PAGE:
Join the Spider-Man Resistance

Tom Holland in Spider-Man: Homecoming (Photo: Sony Pictures)
The 2017 Mid-Year Reckoning: In a sea of juvenile junk, only five American movies make the cut.

The Marvel reboot Spider-Man: Homecoming is such a blatantly calculated example of pop-culture inoculation — it presents a teenage Peter Parker’s apprenticeship to the Avengers clan of superhero misfits — that, maybe, it warrants the same wariness as the vaccination controversy. With movies such as Spider-Man: Homecoming, Hollywood injects banality into young and gullible viewers; it places them on a cultural version of the autism spectrum.

Scenes of adolescent Parker (Tom Holland) worrying about test grades and dating, and at his high-school prom, alternate with scenes of his doing brainiac research into his newly acquired powers, meeting billionaire Tony Stark (Robert Downey Jr.), and practicing super-heroic derring-do against street criminals and new villain Vulture (Michael Keaton). As directed by Jon Watts, these events lack sufficient satire to counteract the film’s lethal booster-shot of adolescent wish fulfillment. By now, Spider-Man movies (this is the sixth so far) go way past moralizing about good vs. evil and straight to venality: They simply encourage viewers to buy escapist products as if they were objects of their common (youth-based) desires.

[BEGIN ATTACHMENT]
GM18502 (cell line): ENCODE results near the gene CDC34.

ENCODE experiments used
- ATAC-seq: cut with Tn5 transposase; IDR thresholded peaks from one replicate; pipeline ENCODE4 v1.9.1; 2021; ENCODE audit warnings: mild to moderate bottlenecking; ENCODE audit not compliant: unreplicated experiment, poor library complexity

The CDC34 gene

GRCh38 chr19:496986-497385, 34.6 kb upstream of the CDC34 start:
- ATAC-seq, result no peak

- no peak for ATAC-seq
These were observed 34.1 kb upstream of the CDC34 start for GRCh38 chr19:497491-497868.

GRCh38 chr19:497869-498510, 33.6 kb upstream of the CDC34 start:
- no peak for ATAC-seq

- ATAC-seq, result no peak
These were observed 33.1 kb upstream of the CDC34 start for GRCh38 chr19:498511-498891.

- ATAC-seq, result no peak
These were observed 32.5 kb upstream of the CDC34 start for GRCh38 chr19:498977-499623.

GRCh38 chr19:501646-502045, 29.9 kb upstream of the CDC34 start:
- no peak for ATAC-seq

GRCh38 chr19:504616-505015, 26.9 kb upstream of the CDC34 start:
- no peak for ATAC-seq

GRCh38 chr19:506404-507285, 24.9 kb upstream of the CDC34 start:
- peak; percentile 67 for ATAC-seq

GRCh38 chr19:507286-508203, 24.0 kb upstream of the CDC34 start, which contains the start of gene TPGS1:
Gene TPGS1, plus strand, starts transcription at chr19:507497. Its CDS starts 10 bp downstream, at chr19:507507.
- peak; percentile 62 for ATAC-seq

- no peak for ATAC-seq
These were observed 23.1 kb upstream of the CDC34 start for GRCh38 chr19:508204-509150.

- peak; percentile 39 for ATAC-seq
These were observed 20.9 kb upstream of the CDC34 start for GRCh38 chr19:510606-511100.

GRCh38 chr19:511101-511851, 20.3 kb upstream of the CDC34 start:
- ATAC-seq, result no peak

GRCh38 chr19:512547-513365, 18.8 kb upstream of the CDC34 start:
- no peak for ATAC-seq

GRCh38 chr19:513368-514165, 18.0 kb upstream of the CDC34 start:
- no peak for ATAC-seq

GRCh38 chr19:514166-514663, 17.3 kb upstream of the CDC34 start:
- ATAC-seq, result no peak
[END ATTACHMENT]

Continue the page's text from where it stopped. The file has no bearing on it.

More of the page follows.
Marvel’s greed merchants are so brazen (winking to themselves with insider Marvel Universe casting jokes such as director-actor Jon Favreau’s double-dipping into the coffers) that their shamelessness ruins any possibility of fun. Arriving at the moment of Mid-Year Reckoning, Spider-Man: Homecoming makes it impossible to ignore that the normalizing of superhero, comic-book movies has led to the culture-wide dismissal of films that deal with the human condition in commonly recognizable terms.

What we used to think of as movie art has shifted into juvenile escapism, and this catastrophe has met little resistance — “resistance” now being a euphemism for petulant disgruntlement and snowflake tantrums. Case in point: Celebration of the dismal Wonder Woman amounts to a consolation prize for Hillary Clinton’s election defeat.

But at this 2017 midway point, some remarkable movies still deserve attention. These anti-Spider-Man films not only chart our cultural standing but advance awareness of the millennium’s human and artistic potential. Most of these films oppose Hollywood’s adolescent fear and adult cynicism about sex, society, and faith.

A Quiet Passion, the Emily Dickinson bio-pic, upends the new scarecrow feminism with an uncompromising heroine whose profound introspection (and art) found no contemporary audience that would relate to it.

Paris 05:59: Théo & Hugo brought personal responsibility to the sexual-identity fad, a pointedly temporal (and timely) love metaphor that combats social disease.

Staying Vertical begins misanthropic then observes a variety of social and sexual relations that test modern society’s stability; it rewrites Godard and Kubrick, and both might approve.

Son of Joseph, an out-of-season Christmas pageant, revived the modern need for art as parable and sustenance.

The Assignment treats the transgender vogue with depth and offers a humanism and a philosophical critique that radicals weren’t ready for.